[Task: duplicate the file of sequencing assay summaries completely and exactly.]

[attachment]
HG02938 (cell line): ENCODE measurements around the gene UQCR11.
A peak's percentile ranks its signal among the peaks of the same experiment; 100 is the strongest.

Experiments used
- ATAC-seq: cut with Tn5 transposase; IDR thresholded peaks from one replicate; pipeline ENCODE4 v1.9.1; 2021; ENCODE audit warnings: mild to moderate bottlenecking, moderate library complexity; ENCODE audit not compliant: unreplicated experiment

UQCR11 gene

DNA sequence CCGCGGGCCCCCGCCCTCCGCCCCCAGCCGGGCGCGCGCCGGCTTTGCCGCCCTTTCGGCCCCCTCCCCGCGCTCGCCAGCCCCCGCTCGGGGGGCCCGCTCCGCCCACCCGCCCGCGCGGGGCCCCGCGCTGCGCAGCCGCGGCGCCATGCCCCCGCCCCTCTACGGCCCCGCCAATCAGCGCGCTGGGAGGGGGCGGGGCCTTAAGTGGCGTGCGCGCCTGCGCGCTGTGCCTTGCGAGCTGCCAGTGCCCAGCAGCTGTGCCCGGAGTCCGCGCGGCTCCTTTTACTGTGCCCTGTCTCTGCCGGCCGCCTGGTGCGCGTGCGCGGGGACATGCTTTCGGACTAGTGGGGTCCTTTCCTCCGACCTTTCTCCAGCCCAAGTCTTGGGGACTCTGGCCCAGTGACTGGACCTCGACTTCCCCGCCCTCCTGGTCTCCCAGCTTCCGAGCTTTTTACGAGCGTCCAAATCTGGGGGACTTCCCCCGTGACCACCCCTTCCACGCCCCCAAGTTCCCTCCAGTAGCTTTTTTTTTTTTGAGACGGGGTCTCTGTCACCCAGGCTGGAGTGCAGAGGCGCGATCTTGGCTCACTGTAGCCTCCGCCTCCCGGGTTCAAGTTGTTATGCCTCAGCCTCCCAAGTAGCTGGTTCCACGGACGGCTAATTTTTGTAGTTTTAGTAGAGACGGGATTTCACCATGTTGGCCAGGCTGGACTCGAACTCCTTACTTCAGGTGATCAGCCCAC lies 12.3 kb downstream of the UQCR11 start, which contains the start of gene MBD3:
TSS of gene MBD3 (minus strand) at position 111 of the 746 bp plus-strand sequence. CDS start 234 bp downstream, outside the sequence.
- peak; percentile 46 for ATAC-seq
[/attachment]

HG02938 (cell line): ENCODE measurements around the gene UQCR11.
A peak's percentile ranks its signal among the peaks of the same experiment; 100 is the strongest.

Experiments used
- ATAC-seq: cut with Tn5 transposase; IDR thresholded peaks from one replicate; pipeline ENCODE4 v1.9.1; 2021; ENCODE audit warnings: mild to moderate bottlenecking, moderate library complexity; ENCODE audit not compliant: unreplicated experiment

UQCR11 gene

DNA sequence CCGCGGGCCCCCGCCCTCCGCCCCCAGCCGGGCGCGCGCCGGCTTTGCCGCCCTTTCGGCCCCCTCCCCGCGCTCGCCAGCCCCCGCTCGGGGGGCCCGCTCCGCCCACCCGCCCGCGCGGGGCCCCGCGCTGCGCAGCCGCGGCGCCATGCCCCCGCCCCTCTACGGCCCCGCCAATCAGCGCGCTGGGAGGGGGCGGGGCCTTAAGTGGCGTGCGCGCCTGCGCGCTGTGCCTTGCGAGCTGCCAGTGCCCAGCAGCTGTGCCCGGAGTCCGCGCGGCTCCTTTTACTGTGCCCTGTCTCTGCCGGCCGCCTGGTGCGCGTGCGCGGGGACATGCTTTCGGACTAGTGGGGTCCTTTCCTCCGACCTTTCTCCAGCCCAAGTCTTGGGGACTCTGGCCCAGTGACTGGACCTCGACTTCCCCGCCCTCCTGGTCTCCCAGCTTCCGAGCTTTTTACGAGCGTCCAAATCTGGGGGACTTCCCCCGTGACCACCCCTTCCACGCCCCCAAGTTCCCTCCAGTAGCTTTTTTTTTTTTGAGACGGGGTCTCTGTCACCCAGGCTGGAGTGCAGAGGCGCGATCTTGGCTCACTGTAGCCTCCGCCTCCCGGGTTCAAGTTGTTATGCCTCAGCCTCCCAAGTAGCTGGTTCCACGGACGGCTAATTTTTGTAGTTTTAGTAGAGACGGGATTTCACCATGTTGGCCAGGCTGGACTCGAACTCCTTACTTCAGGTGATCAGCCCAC lies 12.3 kb downstream of the UQCR11 start, which contains the start of gene MBD3:
TSS of gene MBD3 (minus strand) at position 111 of the 746 bp plus-strand sequence. CDS start 234 bp downstream, outside the sequence.
- peak; percentile 46 for ATAC-seq